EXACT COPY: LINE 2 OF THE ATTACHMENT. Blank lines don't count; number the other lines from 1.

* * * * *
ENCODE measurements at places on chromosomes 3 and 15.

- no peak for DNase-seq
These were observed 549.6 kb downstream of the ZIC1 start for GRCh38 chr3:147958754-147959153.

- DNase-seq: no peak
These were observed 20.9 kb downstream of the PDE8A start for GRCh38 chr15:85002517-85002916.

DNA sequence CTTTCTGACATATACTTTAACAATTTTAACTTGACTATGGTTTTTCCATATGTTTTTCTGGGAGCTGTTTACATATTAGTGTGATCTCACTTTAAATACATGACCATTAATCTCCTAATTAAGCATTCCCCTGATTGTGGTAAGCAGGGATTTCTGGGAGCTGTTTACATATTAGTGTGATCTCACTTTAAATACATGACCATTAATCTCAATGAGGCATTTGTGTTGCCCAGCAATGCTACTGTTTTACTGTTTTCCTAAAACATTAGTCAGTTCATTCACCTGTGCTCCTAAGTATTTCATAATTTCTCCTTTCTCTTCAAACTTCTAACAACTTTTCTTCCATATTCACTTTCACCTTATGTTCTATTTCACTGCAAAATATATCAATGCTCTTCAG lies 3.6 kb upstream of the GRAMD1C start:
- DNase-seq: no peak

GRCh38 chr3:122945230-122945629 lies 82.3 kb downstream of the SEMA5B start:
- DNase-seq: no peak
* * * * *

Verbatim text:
- no peak for DNase-seq